That's the message from Salam Elmenyawi of the Muslim Council of Montreal, after Quebec's Parti Quebecois government introduced details, Tuesday, about their Values charter which would essentially bar any public employee from wearing 'overt' religious symbols in public institutions.
"The government says, that this is a bill for unity, but in fact this is a bill that divides Quebecers and creates divisiveness and attacks diversity," Elmenyawi, whose group represents over 40 Islamic institutions in the Montreal area, told Yahoo Canada News.
"Nobody is united under this bill except of course...the Jews, Muslims and Sikhs. We're going to be united in a very crowded courtroom to challenge this bill if it ever becomes a law."
Elmenyawi says his group has already consulted with human rights lawyer Julius Grey and are ready to fight the proposed Charter in the courts arguing that it's contradictory to Canada's Charter of Rights and Freedoms.
He says if the PQ government uses the notwithstanding clause — to override the Canadian Charter — they'll take their battle to the United Nations.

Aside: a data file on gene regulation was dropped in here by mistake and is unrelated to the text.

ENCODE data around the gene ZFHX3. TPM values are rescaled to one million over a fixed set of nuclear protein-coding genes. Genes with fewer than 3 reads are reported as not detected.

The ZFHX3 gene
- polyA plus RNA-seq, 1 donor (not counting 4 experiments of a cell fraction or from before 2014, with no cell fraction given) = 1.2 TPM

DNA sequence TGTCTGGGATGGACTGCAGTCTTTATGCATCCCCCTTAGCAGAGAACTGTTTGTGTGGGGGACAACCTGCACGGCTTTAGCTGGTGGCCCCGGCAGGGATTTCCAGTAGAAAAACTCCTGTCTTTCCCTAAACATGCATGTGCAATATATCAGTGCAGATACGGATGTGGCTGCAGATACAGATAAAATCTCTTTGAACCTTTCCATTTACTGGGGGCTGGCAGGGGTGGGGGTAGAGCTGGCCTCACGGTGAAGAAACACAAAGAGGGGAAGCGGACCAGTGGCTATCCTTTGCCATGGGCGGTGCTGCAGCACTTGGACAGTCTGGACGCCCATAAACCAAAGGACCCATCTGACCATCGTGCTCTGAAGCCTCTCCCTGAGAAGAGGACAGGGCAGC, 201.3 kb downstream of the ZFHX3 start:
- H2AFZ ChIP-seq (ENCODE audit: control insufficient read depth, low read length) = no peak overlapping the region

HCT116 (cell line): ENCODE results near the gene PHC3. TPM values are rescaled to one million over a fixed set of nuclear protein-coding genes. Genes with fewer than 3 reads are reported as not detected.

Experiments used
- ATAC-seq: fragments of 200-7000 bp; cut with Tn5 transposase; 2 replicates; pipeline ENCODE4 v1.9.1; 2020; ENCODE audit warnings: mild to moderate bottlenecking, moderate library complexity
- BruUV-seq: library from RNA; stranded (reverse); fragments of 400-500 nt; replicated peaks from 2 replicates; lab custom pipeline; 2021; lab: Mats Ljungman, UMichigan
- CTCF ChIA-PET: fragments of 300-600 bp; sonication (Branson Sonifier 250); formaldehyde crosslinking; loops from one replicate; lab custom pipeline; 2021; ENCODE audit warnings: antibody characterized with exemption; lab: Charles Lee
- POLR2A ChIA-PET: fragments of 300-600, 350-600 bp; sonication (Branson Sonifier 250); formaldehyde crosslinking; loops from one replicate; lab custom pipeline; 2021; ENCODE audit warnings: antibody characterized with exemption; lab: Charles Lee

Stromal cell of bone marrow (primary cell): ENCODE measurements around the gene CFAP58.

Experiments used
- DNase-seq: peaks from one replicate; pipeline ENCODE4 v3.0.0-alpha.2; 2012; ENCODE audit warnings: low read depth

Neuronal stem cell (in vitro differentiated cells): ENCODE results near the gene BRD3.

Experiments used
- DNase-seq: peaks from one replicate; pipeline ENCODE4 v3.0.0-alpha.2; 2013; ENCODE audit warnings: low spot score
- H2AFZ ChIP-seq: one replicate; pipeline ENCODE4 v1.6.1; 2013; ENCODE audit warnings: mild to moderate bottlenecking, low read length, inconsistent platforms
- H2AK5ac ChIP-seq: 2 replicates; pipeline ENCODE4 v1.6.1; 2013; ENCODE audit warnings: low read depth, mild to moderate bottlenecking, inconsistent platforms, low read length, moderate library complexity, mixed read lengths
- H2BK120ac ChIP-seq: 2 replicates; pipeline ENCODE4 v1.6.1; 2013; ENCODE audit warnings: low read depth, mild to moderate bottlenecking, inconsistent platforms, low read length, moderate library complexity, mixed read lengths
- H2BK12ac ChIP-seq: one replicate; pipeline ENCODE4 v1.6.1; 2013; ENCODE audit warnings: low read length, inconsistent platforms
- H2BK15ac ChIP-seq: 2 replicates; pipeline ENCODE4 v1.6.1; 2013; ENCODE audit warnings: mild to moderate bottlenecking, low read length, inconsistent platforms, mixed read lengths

"If the Canadian courts cannot address this issue, we will go directly to the United Nations," he said.
"The UN Human Rights Tribunal have said clearly you cannot discriminate based on religion."
In the meantime, Elmenyawi is working with other groups in organizing a series of public rallies to protest the PQ plan. The first one is planned for this Saturday, in Montreal at noon -- they're hoping to draw over 20,000 people.
The Muslim Council is pleased that all federal party leaders spoke out against the Charter on Tuesday. Quebec Liberal leader Philippe Couillard joined the chorus of disgruntled politicos on Wednesday.
"What we're dealing with is a Charter that will only create controversy and squabbling," Couillard said.
"The role of the government is to unite people rather than divide people.
"Let's not make Quebec an instrument of discrimination. I'm asking the government to retract on this issue."
The PQ did get one significant nod of support on Wednesday.
According to the Globe and Mail, representatives from the Syndicat de la fonction publique et parapublique du Québec (SFPQ) — which represents 42,000 provincial civil servants — said the new rules were a long time coming.
"We are for the neutrality of the state," union president Lucie Martineau said after a press conference in Quebec city.
"People can (practise their religion) outside working hours. The state is secular."
The latest poll — released Tuesday but conducted before details of the Charter were released — claims that the majority of Quebecers feel the same way as Martineau and the PQ.
The poll, conducted by Leger Marketing, suggests that 66 per cent of Quebec residents support the secularization plan.
(Photo courtesy of the Canadian Press)
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